Because writing is a long process and publishing can be even longer. It usually takes years for someone to finish a book and see it in stores. You really think the trend will last that long? And what about passion? Do you think you can write a work you’re proud of without a passion for it? Even if you’ve missed the trend? Can I add any more questions to this paragraph? Well? Can I?

Writing what you’re proud of—something that you can call your own—can mean more at the end of the day than writing something that you thought was going to sell.

But remember when I said this topic is a bit tricky? With the technologies and how the book market is today… you can basically ignore everything I said up there and maybe you should.

Yeah, seriously.

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You know why trends start? Because they sell.

People tend to want more cake after they had a slice.

Twilight spawned True Blood, Vampire Diaries, and a bunch of other vampire shows, books, and ebooks in a variety of genres.

Erotica was a popular genre to write for on Kindle for a while because they sold like… well… sex.

Publishers will always welcome any book that’ll sell. That’s their jobs. Publish things to sell. And if the genre’s hot right now, they’ll be looking for more of that genre and might even put you through the fast lane.

For indie writers, catching trends is easier now more than ever because you can instantly check what’s selling well. Check the Top 100 on Amazon. There you go.

Passion? Damn, son. Passions tend to suck at paying for stuff. And I like stuff.

 

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Like one of these. Just to give the middle-finger to the starving children in Africa and good ideas everywhere

 

Besides, if you’re a professional writer shouldn’t you have a grasp of how to write just about anything?

Timing? You click “publish” and you’re done.

You want to put more work into it? It won’t be too hard for you to chug out a 40-50k novel that follows a formula for a standard successful storytelling in a month. Remember, NaNoWriMo thinks just about everyone can chug out 50k in a month. You’re a professional, veteran writer. If this is your full-time job, you can do it in 2-3 weeks. During the time you’re writing you can hire an editor and an artist and ding-ding-ding you have a Hot Pockets book.

Besides, talking about passion, do you think there’s a lot of market appeal to a book that’s so personally you?

Sometimes a book is too much you and sometimes that’s not a good thing. That’s when a writer is just doing a self-pleasing (there, friends, I didn’t use the word “masturbatory”) project and hoping that people might like it.

Hell, that writer might not even be thinking of readers. If your protagonist is a half-orc, quarter-dragon, quarter-boar stripper named Borga Do’Kora (stage name being Danger Dick) who’s day job is a tax accountant, maybe you really did not give a chicken’s ass on a donkey’s spit about the readers.

And that’s fine. Writing, in its best form, should be reflective and a fragment of your being. Even if that’s a half-orc, quarter-dragon, quarter-boar stripper who’s favorite food happens to be pickled eggplants.

But if we’re talking about making money, the whole story changes.


“Keep Writing”

Wow, the last one was so damn long. I’ll keep this short. You know how you improve your mile run right? You keep running.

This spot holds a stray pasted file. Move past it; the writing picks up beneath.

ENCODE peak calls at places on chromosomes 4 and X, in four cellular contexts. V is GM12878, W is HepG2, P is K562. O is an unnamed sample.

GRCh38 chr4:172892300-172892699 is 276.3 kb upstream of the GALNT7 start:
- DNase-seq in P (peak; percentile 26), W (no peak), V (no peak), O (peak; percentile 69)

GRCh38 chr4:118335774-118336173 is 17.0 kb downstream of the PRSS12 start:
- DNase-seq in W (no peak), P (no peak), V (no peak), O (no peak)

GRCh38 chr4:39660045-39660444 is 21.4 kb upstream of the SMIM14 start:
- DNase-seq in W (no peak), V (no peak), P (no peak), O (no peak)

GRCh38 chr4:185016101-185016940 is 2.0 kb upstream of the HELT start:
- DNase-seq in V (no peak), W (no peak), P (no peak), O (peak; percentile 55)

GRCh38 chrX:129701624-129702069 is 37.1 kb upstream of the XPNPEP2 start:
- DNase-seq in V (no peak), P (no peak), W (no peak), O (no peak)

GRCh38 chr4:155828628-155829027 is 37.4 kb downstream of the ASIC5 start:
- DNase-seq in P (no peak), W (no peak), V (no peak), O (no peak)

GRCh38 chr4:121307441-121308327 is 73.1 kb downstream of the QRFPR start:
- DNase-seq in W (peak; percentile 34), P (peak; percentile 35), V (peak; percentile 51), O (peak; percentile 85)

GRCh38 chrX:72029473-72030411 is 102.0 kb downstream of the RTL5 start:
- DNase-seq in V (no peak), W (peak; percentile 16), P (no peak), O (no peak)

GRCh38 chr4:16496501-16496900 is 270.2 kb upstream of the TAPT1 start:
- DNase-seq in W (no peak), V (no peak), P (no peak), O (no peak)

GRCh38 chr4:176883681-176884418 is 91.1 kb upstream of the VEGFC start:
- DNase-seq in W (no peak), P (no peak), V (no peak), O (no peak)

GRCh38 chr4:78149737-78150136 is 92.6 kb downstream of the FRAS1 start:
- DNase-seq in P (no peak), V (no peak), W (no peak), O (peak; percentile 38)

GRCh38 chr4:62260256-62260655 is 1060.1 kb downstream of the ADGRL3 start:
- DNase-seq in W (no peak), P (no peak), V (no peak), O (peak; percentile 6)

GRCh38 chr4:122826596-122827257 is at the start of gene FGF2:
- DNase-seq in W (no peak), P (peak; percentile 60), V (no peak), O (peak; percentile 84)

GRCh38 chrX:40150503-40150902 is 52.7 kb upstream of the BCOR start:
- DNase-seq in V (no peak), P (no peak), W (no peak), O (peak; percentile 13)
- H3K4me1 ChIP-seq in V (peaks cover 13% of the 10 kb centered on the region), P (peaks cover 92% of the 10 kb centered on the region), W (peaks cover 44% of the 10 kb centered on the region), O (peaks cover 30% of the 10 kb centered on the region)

But as you keep running, you’ll run into some hurdles along the way. Maybe your ankles will start to hurt, maybe you’ll run into better runners, and maybe some literal hurdles. It’s called gaining experience.

And sometimes, it’ll hurt. They might say you have ugly shoes, ugly face, and that you look downright silly running.

 

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Not everyone can run majestically like Tom Cruise.

 

But someone wise once told me… Just kidding. I read this on Tumblr.

“Writer’s who are afraid of rejection are like boxers who are afraid of getting punched. You’re in the wrong line of work.”

In every aspect of our lives, we should welcome valid criticisms. In writing, we have to take-and-thank any sort of feedback we can get and sort it through ourselves like beggars on the street corners Aurora ave in Seattle.

And a lot of times… the greatest of criticisms will come from our own failures. It’s okay to fail despite what my mother says. What’s not okay is to let failures just be failures. Then you’ve wasted your time.

Don’t give up. Everything’s hard and writing as a craft has been around since the beginning of written language. You don’t have to try to rewrite the rule book, the legacy, or try to be the next big thing. Just enjoy it and see where it takes you.

If someone says you suck–say thanks. What can I do to be better?

If you think you suck–well, I suck. What can I do to be better?

And I’m not saying having that attitude is easy. It’s tough. Hell, I always get salty and pissy and depressed about myself and my life. And sometimes about my writing!

But that’s the process of “Keep Writing”. You’ll get better as long as you keep challenging yourself and keep yourself honest. Make sure the cycle of depression and persistence keeps turning. There’s no fast lane here. It’s just gaining experience.

Or just give up. It’s your life. Why are you doing this if you’re not enjoying it unless you’re trying to pay bills with it?

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It’s okay not to be a writer. It’s okay not to be a professional writer. I’m sure your friends and family will be happy to hear that you decided not to be an artist anymore and decided to be a Tax Accountant and go make a happy, comfortable living without having to worry about your future.

But if you’re not going to give up, keep running. As you keep running, you’ll also learn how to enjoy running better. And hopefully, y’know, you’ll keep researching into how to run better because that’s part of keep running.